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Chapter 3

treatment for low-contaminant waste (Gumy et al., 2006). Multiple- effect humidification (MEH) desalination units indirectly use heat from highly efficient solar thermal collectors to induce evaporation and condensation inside a thermally isolated, steam-tight container. These MEH systems are now beginning to appear in the market. Also see the report on water desalination by CSP (DLR, 2007) and the dis- cussion of SolarPACES Task VI (SolarPACES, 2009b).

In solar drying, solar energy is used either as the sole source of the required heat or as a supplemental source, and the air flow can be generated by either forced or free (natural) convection (Fudholi et al., 2010). Solar cooking is one of the most widely used solar applications in developing countries (Lahkar and Samdarshi, 2010) though might still be considered an early stage commercial product due to limited overall deployment in comparison to other cooking methods. A solar cooker uses sunlight as its energy source, so no fuel is needed and operating costs are zero.Also, a reliable solar cooker can be constructed easily and quickly from common materials.

3.3.3

Photovoltaic electricity generation

Photovoltaic (PV) solar technologies generate electricity by exploiting the photovoltaic effect. Light shining on a semiconductor such as sili- con (Si) generates electron-hole pairs that are separated spatially by an internal electric field created by introducing special impurities into the semiconductor on either side of an interface known as a p-n junction. This creates negative charges on one side of the interface and positive charges are on the other side (Figure 3.5). This resulting charge separa- tion creates a voltage. When the two sides of the illuminated cell are connected to a load, current flows from one side of the device via the load to the other side of the cell. The conversion efficiency of a solar cell is defined as a ratio of output power from the solar cell with unit area (W/cm2) to the incident solar irradiance. The maximum potential effi- ciency of a solar cell depends on the absorber material properties and device design. One technique for increasing solar cell efficiency is with a multijunction approach that stacks specially selected absorber materials that can collect more of the solar spectrum since each different material can collect solar photons of different wavelengths.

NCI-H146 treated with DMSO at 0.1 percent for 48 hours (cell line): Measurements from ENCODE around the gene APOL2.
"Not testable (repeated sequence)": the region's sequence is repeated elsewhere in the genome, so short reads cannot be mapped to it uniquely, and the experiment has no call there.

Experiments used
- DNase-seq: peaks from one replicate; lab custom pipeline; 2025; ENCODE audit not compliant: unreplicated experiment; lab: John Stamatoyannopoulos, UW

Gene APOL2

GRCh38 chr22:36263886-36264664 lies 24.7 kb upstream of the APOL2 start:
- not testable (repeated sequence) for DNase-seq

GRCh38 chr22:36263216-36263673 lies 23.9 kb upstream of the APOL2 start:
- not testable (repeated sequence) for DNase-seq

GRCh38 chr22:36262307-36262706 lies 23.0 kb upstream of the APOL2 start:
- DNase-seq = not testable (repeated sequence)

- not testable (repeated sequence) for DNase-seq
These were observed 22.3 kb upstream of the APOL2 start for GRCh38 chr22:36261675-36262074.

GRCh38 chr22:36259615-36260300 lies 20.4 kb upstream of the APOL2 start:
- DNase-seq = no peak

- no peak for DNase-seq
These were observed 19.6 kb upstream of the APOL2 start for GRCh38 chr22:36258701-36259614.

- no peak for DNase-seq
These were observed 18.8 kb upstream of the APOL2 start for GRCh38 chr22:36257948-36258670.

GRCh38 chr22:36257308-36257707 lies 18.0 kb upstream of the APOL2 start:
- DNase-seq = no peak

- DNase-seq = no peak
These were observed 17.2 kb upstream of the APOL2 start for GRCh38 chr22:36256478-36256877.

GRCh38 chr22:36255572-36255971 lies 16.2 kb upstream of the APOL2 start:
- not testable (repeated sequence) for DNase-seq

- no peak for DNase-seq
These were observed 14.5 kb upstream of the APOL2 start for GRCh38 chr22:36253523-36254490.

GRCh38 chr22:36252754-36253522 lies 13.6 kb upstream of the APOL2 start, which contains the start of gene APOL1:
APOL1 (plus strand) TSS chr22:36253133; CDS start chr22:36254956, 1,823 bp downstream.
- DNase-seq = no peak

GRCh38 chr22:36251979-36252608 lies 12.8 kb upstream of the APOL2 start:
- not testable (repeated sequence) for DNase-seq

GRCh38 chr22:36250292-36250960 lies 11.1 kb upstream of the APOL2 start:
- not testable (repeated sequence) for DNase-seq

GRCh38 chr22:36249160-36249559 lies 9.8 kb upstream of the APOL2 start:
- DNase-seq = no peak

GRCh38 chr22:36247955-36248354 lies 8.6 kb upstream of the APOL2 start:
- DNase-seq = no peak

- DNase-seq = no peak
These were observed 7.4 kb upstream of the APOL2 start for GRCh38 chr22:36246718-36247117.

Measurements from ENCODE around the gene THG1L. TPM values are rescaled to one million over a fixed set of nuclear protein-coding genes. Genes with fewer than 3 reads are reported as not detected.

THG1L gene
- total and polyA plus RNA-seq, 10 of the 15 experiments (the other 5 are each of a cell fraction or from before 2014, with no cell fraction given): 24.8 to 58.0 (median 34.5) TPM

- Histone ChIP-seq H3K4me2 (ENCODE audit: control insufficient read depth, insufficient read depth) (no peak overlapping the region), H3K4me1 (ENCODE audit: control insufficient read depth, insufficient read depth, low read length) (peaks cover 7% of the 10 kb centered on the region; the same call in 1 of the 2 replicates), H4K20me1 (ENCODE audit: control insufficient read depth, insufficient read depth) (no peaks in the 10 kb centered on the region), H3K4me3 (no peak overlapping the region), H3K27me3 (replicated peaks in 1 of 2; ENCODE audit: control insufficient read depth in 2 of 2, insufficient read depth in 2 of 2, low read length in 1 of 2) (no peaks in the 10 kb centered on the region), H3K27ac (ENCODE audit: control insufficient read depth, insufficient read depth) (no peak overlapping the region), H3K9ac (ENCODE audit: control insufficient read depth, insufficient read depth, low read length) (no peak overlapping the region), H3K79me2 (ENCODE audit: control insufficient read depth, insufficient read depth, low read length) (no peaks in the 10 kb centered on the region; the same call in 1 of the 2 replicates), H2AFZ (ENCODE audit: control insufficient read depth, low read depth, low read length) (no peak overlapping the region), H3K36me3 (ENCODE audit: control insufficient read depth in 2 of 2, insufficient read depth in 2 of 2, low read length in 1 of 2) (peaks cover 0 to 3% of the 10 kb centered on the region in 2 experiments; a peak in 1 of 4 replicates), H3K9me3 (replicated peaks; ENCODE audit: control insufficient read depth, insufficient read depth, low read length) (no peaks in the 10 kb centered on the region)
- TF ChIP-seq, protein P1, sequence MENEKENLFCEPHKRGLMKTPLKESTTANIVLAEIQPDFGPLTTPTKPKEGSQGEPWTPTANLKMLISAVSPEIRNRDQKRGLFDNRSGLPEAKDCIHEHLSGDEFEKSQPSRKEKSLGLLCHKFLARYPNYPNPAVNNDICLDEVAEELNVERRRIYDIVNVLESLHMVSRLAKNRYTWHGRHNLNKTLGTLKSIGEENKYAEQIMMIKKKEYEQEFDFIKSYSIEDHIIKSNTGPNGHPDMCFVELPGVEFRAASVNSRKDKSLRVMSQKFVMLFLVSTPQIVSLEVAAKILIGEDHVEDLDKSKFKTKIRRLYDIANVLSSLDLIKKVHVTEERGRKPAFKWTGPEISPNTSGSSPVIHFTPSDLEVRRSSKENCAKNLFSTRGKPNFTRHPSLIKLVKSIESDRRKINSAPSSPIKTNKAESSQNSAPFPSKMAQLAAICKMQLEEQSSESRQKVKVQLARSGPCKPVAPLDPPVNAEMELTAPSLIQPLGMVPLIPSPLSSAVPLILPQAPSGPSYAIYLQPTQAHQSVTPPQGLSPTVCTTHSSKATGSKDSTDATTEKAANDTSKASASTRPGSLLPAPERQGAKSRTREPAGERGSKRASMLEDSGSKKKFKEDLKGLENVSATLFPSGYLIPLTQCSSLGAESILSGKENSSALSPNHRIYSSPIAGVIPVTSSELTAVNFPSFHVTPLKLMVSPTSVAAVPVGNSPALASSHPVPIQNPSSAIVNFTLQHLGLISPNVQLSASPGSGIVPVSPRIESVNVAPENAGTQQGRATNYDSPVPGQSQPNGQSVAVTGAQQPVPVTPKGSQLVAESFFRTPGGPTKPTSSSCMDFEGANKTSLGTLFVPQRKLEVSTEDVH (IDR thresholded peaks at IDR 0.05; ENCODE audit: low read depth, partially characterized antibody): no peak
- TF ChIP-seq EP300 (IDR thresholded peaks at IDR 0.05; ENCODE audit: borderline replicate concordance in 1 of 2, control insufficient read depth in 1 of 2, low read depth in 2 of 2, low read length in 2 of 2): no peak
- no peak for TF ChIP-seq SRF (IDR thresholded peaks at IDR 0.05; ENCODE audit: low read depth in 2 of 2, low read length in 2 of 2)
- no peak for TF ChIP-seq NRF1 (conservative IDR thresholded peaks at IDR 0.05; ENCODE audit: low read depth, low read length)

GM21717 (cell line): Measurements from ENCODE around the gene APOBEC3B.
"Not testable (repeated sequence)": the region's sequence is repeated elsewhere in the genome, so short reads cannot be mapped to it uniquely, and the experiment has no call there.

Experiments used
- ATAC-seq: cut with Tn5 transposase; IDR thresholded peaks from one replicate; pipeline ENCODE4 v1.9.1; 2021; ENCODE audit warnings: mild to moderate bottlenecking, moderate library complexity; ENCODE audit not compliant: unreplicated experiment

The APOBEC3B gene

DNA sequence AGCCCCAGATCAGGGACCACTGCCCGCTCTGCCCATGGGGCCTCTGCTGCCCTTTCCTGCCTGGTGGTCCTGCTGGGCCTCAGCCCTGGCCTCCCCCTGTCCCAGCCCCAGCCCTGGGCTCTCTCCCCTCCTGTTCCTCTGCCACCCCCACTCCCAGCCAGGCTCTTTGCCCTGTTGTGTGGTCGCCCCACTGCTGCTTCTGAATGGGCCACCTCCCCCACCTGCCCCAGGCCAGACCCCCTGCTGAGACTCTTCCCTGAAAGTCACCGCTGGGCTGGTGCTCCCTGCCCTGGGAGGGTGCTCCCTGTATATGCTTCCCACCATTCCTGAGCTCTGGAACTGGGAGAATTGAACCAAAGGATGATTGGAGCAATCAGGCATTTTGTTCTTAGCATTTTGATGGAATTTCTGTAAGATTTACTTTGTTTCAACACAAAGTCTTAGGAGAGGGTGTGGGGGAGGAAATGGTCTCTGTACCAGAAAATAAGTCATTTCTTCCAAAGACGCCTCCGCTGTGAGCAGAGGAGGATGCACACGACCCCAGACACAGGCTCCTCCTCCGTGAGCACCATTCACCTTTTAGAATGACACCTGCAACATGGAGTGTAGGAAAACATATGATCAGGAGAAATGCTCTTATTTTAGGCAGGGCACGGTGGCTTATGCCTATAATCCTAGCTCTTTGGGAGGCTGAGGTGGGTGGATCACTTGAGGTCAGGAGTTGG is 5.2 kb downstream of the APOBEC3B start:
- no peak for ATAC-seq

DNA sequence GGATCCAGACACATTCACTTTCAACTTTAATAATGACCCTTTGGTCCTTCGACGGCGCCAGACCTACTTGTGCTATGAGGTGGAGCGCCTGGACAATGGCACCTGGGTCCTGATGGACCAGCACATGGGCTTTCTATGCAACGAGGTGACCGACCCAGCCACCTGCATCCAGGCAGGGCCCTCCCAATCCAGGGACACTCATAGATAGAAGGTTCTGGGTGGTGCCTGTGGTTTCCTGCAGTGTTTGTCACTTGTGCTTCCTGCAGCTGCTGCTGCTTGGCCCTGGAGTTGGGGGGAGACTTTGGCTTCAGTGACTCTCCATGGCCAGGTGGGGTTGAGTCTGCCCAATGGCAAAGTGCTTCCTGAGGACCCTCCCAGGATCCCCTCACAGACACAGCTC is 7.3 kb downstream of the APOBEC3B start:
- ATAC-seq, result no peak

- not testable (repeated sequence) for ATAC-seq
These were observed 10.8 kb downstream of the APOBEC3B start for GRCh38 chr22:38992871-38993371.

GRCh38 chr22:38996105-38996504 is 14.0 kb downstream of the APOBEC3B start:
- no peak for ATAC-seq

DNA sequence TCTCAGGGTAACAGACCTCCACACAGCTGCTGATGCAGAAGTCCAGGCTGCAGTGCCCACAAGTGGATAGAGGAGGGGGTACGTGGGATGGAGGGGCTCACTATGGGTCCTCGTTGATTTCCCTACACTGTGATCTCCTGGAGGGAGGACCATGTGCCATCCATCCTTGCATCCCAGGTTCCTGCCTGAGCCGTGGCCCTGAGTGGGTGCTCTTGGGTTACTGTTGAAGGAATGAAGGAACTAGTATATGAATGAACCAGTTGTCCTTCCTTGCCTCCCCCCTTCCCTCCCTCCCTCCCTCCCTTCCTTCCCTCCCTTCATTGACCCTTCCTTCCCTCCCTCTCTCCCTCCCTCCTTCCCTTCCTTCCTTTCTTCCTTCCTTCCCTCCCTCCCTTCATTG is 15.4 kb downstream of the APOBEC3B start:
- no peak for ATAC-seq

PV cells consist of organic or inorganic matter. Inorganic cells are based on silicon or non-silicon materials; they are classified as wafer-based cells or thin-film cells. Wafer-based silicon is divided into two different types: monocrystalline and multicrystalline (sometimes called ‘polycrystalline’).

3.3.3.1

Existing photovoltaic technologies

Existing PV technologies include wafer-based crystalline silicon (c-Si) cells, as well as thin-film cells based on copper indium/gallium disul- fide/diselenide (CuInGaSe2; CIGS), cadmium telluride (CdTe), and thin-film silicon (amorphous and microcrystalline silicon). Mono- and

Direct Solar Energy

Anti-Reflection Coating

n-Type Semiconductor

Front Contact

-

Electron (-)

Hole (+)

Recombination

p-Type Semiconductor Back Contact

+

Figure 3.5 | Generic schematic cross-section illustrating the operation of an illuminated solar cell.

multicrystalline silicon wafer PV (including ribbon technologies) are the dominant technologies on the PV market, with a 2009 market share of about 80%; thin-film PV (primarily CdTe and thin-film Si) has the remaining 20% share. Organic PV (OPV) consists of organic absorber materials and is an emerging class of solar cells.

Wafer-based silicon technology includes solar cells made of monocrys- talline or multicrystalline wafers with a current thickness of around 200

  • m, while the thickness is decreasing down to 150 m. Single-junction

wafer-based c-Si cells have been independently verified to have record energy conversion efficiencies of 25.0% for monocrystalline silicon cells and 20.3% for multicrystalline cells (Green et al., 2010b) under standard test conditions (i.e., irradiance of 1,000 W/m2, air-mass 1.5, 25°C). The theoretical Shockley-Queisser limit of a single-junction cell with an energy bandgap of crystalline silicon is 31% energy conversion efficiency (Shockley and Queisser, 1961).

Several variations of wafer-based c-Si PV for higher efficiency have been developed, for example, heterojunction solar cells and interdigi- tated back-contact (IBC) solar cells. Heterojunction solar cells consist of a crystalline silicon wafer base sandwiched by very thin (~5 nm) amorphous silicon layers for passivation and emitter. The highest-effi- ciency heterojunction solar cell is 23.0% for a 100.4-cm2 cell (Taguchi et al., 2009). Another advantage is a lower temperature coefficient. The efficiency of conventional c-Si solar cells declines with elevating ambi- ent temperature at a rate of -0.45%/°C, while the heterojunction cells show a lower rate of -0.25%/°C (Taguchi et al., 2009). An IBC solar cell, where both the base and emitter are contacted at the back of the cell, has the advantage of no shading of the front of the cell by a top electrode. The highest efficiency of such a back-contact silicon wafer

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